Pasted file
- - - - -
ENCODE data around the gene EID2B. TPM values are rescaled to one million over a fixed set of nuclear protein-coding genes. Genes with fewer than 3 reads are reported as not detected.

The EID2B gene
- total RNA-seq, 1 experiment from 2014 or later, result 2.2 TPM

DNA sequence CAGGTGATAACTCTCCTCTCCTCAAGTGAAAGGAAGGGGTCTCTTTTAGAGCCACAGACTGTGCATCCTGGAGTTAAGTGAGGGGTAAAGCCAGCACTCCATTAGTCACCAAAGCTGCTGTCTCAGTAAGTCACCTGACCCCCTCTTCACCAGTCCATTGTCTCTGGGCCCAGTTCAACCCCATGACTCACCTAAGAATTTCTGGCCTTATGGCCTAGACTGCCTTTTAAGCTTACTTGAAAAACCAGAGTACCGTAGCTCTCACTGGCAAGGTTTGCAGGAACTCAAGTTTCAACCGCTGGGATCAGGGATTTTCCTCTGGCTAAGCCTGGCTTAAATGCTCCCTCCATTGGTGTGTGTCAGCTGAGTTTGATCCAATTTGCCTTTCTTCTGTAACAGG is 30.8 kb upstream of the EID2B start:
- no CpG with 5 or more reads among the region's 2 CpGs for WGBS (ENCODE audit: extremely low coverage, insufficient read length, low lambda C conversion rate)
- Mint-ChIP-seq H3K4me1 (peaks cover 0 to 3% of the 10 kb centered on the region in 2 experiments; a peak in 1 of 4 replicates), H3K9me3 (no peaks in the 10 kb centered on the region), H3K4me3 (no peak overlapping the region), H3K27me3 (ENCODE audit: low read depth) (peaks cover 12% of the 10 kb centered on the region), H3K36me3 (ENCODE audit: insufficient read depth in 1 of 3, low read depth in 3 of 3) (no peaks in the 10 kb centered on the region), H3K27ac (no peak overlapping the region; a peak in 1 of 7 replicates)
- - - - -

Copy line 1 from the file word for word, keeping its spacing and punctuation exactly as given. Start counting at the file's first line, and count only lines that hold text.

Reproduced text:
ENCODE data around the gene EID2B. TPM values are rescaled to one million over a fixed set of nuclear protein-coding genes. Genes with fewer than 3 reads are reported as not detected.